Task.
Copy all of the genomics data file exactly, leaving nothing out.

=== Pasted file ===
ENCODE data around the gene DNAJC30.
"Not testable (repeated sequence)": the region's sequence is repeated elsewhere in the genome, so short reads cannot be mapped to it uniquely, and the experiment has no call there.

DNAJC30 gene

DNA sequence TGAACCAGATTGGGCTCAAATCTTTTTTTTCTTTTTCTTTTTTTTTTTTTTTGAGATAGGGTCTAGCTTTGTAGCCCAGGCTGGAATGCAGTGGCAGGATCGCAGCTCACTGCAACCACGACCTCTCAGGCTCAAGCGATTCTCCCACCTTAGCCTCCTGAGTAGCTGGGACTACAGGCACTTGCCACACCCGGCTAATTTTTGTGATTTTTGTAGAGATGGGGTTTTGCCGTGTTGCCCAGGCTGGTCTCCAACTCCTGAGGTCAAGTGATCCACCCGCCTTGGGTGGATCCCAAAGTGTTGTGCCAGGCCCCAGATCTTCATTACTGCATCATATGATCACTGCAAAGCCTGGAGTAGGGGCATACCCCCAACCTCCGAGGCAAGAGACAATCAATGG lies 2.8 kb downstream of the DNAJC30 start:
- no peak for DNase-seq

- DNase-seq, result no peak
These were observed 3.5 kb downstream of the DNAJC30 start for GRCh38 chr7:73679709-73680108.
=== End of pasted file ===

ENCODE data around the gene DNAJC30.
"Not testable (repeated sequence)": the region's sequence is repeated elsewhere in the genome, so short reads cannot be mapped to it uniquely, and the experiment has no call there.

DNAJC30 gene

DNA sequence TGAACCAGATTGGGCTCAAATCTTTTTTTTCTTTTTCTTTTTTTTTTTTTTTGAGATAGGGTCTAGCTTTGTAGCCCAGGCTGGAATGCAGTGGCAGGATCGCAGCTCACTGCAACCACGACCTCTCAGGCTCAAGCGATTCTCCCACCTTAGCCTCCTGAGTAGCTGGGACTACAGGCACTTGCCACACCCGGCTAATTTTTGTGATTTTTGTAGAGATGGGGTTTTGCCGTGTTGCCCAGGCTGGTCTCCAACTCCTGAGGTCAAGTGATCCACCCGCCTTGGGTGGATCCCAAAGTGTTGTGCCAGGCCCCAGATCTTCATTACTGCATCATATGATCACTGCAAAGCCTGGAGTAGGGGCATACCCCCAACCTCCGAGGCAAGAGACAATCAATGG lies 2.8 kb downstream of the DNAJC30 start:
- no peak for DNase-seq

- DNase-seq, result no peak
These were observed 3.5 kb downstream of the DNAJC30 start for GRCh38 chr7:73679709-73680108.